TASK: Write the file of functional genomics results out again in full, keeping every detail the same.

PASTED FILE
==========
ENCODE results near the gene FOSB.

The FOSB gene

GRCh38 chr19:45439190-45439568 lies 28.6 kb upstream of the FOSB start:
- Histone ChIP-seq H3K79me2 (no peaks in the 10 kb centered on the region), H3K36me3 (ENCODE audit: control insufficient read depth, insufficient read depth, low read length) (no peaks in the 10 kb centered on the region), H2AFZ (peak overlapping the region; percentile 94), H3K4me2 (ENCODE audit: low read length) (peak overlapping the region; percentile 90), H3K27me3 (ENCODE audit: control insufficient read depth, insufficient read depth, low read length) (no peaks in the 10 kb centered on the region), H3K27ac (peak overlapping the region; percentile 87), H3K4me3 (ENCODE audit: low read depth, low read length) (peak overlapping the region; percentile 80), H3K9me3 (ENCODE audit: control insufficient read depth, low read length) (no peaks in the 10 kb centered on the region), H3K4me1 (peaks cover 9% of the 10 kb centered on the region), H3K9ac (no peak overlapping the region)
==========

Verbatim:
ENCODE results near the gene FOSB.

The FOSB gene

GRCh38 chr19:45439190-45439568 lies 28.6 kb upstream of the FOSB start:
- Histone ChIP-seq H3K79me2 (no peaks in the 10 kb centered on the region), H3K36me3 (ENCODE audit: control insufficient read depth, insufficient read depth, low read length) (no peaks in the 10 kb centered on the region), H2AFZ (peak overlapping the region; percentile 94), H3K4me2 (ENCODE audit: low read length) (peak overlapping the region; percentile 90), H3K27me3 (ENCODE audit: control insufficient read depth, insufficient read depth, low read length) (no peaks in the 10 kb centered on the region), H3K27ac (peak overlapping the region; percentile 87), H3K4me3 (ENCODE audit: low read depth, low read length) (peak overlapping the region; percentile 80), H3K9me3 (ENCODE audit: control insufficient read depth, low read length) (no peaks in the 10 kb centered on the region), H3K4me1 (peaks cover 9% of the 10 kb centered on the region), H3K9ac (no peak overlapping the region)